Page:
Using Wikipedia and EVIL to Further Education
So a really smart guy, Virgil Griffith, came up with a way to scan the anonymous edits to Wikipedia articles and tie the IP addresses of various companies and government entities etc. to those edits. He then built a searchable database using the information so you can search by companies, locations or page titles. Wired even has a digg style “best of” list of edits. That’s all relatively old news but it does open some interesting writing and history options for teachers.
- You could assign different novel or historical characters and then the student’s goal is to figure out which article they’d edit/create and why. You could go as far as having the students do the writing/editing as the character (on their own wiki or document of course).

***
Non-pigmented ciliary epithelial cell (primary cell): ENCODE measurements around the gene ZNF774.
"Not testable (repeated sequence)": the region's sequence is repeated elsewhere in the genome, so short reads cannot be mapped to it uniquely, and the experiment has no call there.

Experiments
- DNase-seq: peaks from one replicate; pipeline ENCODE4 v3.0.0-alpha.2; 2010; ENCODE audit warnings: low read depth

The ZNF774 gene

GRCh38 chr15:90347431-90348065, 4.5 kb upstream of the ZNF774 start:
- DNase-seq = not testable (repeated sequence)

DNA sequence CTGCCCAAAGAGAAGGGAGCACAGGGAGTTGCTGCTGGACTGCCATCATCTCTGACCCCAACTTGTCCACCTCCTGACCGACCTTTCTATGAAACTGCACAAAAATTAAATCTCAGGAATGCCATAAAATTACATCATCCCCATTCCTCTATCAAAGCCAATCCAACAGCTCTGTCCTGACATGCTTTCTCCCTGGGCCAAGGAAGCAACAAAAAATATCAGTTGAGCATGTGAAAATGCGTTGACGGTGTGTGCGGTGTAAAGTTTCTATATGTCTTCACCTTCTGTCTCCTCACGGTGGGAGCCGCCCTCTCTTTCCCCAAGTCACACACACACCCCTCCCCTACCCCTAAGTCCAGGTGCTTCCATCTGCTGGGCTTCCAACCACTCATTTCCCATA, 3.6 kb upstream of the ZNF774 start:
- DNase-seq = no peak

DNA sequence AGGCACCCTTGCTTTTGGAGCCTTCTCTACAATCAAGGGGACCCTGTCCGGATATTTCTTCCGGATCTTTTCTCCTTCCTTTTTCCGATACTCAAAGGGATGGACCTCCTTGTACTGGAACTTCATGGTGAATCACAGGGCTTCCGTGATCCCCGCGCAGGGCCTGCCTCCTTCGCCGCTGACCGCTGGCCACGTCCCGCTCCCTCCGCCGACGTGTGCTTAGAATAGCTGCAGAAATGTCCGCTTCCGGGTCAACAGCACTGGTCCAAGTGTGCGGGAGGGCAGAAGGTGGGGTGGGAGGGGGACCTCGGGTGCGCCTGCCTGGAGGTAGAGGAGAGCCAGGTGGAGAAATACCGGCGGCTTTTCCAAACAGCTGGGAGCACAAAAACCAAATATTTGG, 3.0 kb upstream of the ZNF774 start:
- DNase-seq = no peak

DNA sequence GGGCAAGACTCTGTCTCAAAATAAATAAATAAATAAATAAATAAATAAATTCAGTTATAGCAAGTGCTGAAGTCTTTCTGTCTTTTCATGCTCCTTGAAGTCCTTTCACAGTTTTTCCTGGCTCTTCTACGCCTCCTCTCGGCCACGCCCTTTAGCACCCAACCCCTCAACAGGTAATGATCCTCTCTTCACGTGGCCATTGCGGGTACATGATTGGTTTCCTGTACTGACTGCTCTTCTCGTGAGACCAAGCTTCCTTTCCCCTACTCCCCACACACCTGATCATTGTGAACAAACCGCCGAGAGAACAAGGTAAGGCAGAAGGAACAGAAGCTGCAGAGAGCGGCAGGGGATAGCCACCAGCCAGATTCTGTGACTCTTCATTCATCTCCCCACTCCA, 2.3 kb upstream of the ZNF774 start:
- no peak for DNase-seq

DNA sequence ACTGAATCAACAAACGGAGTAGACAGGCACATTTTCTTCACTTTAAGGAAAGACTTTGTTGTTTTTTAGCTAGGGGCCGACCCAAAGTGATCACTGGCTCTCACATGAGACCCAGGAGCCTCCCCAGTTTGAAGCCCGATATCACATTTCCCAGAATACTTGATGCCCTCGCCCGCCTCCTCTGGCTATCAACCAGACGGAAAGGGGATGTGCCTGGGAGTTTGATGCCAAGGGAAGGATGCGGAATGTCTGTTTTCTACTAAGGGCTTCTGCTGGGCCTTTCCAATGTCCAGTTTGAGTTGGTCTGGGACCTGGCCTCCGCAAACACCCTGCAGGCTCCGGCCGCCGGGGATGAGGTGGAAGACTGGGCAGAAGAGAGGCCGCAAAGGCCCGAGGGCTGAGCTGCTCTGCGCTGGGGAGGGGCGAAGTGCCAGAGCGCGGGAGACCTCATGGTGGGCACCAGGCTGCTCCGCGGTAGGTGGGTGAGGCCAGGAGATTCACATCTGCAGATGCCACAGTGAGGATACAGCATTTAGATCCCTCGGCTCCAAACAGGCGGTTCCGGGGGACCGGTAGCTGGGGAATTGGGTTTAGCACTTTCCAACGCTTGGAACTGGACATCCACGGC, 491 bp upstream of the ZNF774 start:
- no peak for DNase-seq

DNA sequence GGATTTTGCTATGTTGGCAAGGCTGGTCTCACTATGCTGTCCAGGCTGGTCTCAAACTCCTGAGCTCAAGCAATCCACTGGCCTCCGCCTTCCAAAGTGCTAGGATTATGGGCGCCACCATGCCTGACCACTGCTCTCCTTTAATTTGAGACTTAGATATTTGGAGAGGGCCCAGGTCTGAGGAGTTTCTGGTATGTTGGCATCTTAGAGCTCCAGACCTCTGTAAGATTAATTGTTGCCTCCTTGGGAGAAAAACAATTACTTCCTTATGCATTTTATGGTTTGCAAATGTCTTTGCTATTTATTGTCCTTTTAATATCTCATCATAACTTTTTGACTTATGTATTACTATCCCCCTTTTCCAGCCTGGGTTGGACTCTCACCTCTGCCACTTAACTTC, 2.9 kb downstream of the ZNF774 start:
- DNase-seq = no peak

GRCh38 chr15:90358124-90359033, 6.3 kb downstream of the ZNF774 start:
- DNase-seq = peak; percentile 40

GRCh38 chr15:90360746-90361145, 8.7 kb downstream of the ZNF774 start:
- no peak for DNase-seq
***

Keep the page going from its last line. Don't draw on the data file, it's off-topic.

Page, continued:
- Give everyone the same entry and then see who can make the greatest change in message with the least number of changes.
- The history version would be to create an entry on a historical even that is entirely factual but slants things entirely towards one side of the conflict. That’d be a great way to show how much things can be slanted while still being “just the facts.”
- It opens up all sorts of civics options depending on the topics you’re focusing on. You’d discuss motivations and the edits made. The fact that these companies/organizations are even bothering to edit Wikipedia also makes and interesting statement about the power and influence Wikipedia may have.